Kenzaburô Ôe was born in 1935 on the island of Shikoku in southern Japan. From 1954 to 1959 he studied French literature at the University of Tokyo. One of his first stories The Catch (1958) was awarded the Akutagawa Prize.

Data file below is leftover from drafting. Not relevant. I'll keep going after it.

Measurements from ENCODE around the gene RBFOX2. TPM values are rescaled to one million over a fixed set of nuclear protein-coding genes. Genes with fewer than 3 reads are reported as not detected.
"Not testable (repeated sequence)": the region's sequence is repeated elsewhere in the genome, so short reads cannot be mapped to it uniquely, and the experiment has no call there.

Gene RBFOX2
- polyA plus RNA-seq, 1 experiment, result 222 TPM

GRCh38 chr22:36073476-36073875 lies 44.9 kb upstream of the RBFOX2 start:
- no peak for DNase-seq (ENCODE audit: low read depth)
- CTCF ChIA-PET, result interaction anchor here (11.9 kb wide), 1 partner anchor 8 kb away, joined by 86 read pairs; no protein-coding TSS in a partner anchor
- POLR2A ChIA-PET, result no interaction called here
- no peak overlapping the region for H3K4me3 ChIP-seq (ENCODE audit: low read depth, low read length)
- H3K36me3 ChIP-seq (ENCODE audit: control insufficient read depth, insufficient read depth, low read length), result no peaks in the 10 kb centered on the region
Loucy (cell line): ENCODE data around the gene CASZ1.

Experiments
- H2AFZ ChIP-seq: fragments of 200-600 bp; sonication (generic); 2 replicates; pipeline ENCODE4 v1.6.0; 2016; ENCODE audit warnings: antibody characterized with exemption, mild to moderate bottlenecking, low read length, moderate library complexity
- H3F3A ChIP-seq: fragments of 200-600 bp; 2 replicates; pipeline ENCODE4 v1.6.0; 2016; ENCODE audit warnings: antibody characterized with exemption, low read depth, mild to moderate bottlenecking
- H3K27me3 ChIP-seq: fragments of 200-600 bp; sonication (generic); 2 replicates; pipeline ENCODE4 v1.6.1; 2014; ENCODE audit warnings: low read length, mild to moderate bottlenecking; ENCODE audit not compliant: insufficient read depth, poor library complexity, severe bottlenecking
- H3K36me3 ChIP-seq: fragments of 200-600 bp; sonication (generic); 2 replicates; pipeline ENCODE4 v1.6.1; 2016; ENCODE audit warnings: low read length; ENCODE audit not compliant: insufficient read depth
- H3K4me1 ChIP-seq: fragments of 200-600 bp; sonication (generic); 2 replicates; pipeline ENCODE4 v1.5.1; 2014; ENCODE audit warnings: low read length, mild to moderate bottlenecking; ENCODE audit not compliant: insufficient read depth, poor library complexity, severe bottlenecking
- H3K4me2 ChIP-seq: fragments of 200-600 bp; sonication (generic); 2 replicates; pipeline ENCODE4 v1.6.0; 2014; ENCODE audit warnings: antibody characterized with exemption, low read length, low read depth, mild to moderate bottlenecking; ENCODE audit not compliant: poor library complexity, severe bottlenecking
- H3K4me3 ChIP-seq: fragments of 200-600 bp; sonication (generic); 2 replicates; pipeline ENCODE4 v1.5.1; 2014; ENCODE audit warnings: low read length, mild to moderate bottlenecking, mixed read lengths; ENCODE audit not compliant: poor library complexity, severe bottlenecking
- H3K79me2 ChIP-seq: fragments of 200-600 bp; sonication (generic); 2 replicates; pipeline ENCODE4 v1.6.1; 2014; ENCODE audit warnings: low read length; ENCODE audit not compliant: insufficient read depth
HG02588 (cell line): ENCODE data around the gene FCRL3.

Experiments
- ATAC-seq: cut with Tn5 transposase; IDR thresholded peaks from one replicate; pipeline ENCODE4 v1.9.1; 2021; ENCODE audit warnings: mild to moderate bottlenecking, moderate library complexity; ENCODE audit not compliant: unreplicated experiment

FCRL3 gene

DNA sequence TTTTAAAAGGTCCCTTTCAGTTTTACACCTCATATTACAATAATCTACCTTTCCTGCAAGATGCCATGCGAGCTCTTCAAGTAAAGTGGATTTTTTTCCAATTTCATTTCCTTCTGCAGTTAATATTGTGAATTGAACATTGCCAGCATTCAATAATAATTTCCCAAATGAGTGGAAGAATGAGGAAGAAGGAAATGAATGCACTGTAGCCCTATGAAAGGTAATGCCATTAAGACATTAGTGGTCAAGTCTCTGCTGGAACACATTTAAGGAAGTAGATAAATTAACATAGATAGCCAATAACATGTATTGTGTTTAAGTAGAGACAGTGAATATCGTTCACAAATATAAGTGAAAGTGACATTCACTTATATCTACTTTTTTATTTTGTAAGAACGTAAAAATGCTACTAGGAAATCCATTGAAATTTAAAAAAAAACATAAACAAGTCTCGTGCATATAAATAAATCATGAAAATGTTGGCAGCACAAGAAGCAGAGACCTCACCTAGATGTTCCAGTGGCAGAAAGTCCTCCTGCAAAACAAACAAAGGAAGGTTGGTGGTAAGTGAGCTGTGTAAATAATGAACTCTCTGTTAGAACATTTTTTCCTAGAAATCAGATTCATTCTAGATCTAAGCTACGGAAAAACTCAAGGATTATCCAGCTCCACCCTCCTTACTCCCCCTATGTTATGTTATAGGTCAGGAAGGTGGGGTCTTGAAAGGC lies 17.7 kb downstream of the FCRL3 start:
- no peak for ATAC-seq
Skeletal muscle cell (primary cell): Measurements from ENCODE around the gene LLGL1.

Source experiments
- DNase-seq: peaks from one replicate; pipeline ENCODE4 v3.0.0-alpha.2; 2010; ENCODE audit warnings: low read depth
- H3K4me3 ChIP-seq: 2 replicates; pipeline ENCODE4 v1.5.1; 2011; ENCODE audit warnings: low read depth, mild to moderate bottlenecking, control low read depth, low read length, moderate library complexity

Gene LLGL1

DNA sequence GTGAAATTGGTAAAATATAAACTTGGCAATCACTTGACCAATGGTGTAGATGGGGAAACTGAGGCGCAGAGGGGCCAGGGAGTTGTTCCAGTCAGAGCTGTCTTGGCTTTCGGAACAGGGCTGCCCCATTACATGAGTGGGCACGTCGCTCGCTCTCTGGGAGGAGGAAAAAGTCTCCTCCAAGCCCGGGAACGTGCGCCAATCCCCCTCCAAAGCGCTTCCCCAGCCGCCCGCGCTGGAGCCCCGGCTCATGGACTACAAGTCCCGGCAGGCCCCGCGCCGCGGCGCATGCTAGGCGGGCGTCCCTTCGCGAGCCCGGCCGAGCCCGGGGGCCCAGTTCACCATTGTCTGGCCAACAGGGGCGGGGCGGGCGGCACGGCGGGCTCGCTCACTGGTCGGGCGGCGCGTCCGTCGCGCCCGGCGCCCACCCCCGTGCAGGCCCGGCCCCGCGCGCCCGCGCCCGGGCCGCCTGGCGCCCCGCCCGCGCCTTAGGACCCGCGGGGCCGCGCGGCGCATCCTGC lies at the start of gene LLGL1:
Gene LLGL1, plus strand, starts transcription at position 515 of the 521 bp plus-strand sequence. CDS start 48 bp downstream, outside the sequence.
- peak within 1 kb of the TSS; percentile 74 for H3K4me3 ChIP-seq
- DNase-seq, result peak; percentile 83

In 1960 he co-founded 'Wakai Nihon no kai' (Group of Young Japan), which protested against the Japan-US Security Treaty with their actions. In 1994 Ôe was awarded the Nobel Prize for Literature for his poetic strength that lead post-war Japanese literature in new directions. In addition to his short stories such as Lavish are the Dead (1958) and Women listening to the "rain tree" (1980/1983) a number of his novels have also been published in German language, including Nip the Buds, Shoot the Kids (1958), the trilogy of novels The Flaming Green Tree (1993), Tagame. Berlin – Tokyo (2000), The Silent Cry (2008) and The Tower of Treatment and the Planet (2011).